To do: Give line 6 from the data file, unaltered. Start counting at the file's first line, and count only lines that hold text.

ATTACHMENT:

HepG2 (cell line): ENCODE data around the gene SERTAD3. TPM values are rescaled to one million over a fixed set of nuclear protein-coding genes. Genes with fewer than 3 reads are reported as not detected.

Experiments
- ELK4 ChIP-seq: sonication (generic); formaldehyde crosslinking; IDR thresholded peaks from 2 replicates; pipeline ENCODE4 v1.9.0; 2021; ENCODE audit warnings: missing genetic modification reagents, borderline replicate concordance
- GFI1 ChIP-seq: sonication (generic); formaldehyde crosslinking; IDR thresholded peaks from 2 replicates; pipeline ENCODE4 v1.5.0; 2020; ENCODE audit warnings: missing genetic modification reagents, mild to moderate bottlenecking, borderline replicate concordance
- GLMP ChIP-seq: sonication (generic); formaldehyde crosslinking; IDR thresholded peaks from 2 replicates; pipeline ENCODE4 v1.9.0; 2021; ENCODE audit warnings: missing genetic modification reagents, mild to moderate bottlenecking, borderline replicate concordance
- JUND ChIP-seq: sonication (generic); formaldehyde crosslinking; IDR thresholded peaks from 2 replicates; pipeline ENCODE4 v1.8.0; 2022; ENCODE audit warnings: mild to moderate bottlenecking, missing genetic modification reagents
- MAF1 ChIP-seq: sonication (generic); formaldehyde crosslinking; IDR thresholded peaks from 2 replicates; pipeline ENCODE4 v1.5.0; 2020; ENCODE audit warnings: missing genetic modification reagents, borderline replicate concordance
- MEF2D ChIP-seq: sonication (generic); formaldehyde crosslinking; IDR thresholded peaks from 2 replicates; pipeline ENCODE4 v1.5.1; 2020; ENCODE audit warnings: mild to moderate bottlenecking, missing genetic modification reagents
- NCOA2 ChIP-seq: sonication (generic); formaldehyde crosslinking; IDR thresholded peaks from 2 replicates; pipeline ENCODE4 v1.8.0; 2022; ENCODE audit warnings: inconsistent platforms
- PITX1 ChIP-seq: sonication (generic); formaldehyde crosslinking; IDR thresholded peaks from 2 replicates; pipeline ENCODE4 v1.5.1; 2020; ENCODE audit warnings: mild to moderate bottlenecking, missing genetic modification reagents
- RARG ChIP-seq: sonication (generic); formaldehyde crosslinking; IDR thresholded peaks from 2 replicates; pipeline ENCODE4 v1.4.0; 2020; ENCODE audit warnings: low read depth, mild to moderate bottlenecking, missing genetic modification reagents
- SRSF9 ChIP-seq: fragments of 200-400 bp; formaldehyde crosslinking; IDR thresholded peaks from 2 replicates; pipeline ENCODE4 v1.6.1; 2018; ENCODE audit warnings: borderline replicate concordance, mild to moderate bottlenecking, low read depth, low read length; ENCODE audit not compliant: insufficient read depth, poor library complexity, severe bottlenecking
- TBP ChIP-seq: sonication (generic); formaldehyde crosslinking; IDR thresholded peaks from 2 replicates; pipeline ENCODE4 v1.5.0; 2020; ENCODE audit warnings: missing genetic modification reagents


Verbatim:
- JUND ChIP-seq: sonication (generic); formaldehyde crosslinking; IDR thresholded peaks from 2 replicates; pipeline ENCODE4 v1.8.0; 2022; ENCODE audit warnings: mild to moderate bottlenecking, missing genetic modification reagents